Alachua County receives $1.4M to design “Paths to Opportunity” project

Alachua County recently received $1.4 million to address the SW 20th Avenue corridor over Interstate 75.
Alachua County recently received $1.4 million to address the SW 20th Avenue corridor over Interstate 75.
Courtesy of Alachua County

Alachua County recently received $1.4 million from the U.S. Department of Transportation (USDOT) for its “Paths to Opportunity” project along SW 20th Avenue.

According to an Alachua County press release sent Monday, the funds will help design the Complete Streets project.

The RAISE planning grant funds prioritize investment in communities historically persistent with poverty.

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The 0.56-mile project stretches from SW 62nd Boulevard to SW 61st Street and will provide a link to UF and UF Health Shands Hospital from the underserved SWAG area.

According to the release, the project will feature, “separated bike lanes, wide sidewalks, and additional motor vehicle lanes, which may be converted to dedicated transit lanes as the area and transit demand develop. Additional project features may include new pedestrian crossings, transit stop amenities, landscape enhancements, placemaking/community art features, and stormwater treatment. Lastly, the bridge substructure would be designed to accommodate future managed lanes on Interstate 75.”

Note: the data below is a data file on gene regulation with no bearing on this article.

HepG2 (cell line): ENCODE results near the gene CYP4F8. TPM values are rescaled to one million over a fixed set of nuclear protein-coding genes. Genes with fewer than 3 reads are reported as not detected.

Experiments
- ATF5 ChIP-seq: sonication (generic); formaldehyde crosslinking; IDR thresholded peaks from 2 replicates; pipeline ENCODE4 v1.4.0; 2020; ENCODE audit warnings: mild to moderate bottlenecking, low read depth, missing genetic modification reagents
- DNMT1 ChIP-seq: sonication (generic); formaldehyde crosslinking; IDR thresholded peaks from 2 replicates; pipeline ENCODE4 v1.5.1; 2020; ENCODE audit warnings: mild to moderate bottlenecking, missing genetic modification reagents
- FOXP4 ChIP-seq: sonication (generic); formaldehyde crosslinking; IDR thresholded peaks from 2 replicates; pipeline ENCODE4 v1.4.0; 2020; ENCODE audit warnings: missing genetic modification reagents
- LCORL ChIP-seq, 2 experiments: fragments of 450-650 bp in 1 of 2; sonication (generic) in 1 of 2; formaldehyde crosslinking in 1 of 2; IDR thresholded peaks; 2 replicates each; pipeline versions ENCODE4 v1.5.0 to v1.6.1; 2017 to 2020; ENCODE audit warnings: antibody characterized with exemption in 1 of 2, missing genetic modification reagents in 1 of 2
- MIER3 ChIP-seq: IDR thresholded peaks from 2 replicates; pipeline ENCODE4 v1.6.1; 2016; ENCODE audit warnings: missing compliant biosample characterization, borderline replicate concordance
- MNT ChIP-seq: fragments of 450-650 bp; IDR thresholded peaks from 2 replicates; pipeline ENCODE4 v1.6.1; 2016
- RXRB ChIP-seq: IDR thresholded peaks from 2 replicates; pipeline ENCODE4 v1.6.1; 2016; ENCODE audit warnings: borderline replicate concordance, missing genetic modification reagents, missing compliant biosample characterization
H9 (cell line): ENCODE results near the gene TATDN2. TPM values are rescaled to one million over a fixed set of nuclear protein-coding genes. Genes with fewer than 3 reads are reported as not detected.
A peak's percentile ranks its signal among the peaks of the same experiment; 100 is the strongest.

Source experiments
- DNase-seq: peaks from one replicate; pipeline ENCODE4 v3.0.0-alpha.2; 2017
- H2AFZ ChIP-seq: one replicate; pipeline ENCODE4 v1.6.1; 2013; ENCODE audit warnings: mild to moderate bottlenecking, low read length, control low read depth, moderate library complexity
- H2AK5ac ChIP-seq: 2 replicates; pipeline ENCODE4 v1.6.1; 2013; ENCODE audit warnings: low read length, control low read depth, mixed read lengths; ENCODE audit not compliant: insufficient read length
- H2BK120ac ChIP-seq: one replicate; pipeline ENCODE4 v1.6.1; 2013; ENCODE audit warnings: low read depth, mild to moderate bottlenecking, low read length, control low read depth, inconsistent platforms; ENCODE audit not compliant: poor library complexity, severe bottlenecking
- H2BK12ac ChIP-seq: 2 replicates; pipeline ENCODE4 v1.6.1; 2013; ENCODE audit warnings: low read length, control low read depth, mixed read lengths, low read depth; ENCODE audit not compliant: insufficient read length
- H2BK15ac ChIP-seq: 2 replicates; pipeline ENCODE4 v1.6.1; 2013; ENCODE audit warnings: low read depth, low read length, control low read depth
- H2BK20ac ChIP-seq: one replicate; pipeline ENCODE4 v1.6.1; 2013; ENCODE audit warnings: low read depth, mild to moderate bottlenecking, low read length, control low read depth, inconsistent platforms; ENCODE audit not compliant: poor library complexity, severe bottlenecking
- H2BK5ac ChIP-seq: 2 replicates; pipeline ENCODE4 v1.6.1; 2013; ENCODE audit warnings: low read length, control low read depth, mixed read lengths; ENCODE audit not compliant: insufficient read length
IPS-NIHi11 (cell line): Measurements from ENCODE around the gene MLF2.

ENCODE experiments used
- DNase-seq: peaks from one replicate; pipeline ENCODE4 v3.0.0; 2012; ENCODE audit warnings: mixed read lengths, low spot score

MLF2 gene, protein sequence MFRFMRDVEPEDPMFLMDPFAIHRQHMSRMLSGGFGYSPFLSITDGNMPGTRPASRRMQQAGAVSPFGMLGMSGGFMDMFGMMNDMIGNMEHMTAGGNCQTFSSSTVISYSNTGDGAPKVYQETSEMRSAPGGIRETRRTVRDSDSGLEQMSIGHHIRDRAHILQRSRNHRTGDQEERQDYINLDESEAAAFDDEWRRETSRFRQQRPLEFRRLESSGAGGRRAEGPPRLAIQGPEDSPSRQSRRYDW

The grant funds will be used to address deficiencies along the SW 20th Avenue corridor, which include the existing bridge that lacks safe facilities for those biking or walking. Multiple people biking or walking over the years have been struck by vehicles while traveling this section of road.

“Numerous community members have shared that people, including caregivers pushing strollers and wheelchairs, are routinely seen traveling along the shoulder of this roadway, including at night, in dark conditions,” said Alachua County Transportation Planning Manager Alison Moss in the release. “This is work borne out by staff observations and research. Residents of this neighborhood depend on transit, biking, and walking, and so for them traffic-separated pedestrian and bicycle facilities – such as those proposed by this project – are critical to the safety and well-being of the SWAG community.” 

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